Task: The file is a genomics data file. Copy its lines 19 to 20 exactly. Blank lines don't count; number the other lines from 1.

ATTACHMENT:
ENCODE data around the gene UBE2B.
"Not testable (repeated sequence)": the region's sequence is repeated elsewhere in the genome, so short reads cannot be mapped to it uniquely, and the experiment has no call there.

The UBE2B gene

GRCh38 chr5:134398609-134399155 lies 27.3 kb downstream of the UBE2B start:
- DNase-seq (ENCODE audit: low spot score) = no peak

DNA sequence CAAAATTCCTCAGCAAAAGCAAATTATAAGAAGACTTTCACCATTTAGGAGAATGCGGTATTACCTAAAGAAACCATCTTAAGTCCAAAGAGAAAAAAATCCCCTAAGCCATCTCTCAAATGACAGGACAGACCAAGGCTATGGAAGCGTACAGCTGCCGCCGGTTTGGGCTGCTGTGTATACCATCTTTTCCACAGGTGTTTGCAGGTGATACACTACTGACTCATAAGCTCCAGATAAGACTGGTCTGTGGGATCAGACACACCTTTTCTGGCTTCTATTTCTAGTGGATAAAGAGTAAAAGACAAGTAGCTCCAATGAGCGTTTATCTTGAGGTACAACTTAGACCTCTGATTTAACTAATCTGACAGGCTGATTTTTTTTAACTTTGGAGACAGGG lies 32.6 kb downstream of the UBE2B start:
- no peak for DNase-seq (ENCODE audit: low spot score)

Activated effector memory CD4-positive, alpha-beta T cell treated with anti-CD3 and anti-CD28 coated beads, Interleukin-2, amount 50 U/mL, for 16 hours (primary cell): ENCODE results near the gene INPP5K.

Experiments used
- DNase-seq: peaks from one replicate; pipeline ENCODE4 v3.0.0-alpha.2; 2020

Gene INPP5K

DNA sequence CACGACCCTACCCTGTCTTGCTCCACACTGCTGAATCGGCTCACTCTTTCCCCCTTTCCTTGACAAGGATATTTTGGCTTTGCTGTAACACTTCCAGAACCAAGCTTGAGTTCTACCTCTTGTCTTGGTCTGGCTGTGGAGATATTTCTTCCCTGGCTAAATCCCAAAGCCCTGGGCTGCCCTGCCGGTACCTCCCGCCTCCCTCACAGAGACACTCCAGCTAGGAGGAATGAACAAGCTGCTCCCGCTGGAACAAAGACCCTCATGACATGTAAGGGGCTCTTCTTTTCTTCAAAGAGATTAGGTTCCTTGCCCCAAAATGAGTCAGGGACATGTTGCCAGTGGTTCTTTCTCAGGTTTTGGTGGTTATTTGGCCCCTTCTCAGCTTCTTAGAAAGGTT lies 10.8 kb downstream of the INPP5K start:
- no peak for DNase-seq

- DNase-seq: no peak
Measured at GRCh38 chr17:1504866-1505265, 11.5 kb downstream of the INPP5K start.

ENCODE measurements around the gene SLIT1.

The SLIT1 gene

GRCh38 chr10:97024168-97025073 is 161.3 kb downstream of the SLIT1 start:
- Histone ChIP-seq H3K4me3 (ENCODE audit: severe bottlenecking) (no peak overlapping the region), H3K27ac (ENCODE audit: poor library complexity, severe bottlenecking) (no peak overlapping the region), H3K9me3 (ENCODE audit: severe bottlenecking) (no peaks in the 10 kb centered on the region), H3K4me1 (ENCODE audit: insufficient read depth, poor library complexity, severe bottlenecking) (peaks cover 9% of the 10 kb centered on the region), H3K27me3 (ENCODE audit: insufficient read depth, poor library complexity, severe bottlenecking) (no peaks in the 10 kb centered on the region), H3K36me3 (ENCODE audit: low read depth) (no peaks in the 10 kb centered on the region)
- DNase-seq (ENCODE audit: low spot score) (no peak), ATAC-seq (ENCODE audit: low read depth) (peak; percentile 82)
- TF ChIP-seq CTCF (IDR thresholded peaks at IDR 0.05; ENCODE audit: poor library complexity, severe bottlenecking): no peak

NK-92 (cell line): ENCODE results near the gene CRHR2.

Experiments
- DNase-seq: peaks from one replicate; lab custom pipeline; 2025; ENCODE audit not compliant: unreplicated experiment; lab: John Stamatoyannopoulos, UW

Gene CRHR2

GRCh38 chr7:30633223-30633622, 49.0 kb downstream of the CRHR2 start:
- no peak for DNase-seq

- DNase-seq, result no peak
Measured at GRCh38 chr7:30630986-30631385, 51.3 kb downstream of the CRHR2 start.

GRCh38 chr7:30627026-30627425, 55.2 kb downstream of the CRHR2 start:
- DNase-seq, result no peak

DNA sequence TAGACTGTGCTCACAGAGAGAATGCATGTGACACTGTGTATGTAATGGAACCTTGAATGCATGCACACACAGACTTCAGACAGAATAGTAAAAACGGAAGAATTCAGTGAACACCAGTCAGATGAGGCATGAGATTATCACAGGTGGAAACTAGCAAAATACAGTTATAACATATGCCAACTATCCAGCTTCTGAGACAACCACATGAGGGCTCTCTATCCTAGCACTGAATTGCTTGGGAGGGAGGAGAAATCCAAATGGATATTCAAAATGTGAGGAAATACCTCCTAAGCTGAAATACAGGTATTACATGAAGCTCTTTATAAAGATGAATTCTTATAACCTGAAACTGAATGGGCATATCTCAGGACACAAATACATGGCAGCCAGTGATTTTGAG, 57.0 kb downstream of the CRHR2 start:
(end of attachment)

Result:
- Histone ChIP-seq H3K4me3 (ENCODE audit: severe bottlenecking) (no peak overlapping the region), H3K27ac (ENCODE audit: poor library complexity, severe bottlenecking) (no peak overlapping the region), H3K9me3 (ENCODE audit: severe bottlenecking) (no peaks in the 10 kb centered on the region), H3K4me1 (ENCODE audit: insufficient read depth, poor library complexity, severe bottlenecking) (peaks cover 9% of the 10 kb centered on the region), H3K27me3 (ENCODE audit: insufficient read depth, poor library complexity, severe bottlenecking) (no peaks in the 10 kb centered on the region), H3K36me3 (ENCODE audit: low read depth) (no peaks in the 10 kb centered on the region)
- DNase-seq (ENCODE audit: low spot score) (no peak), ATAC-seq (ENCODE audit: low read depth) (peak; percentile 82)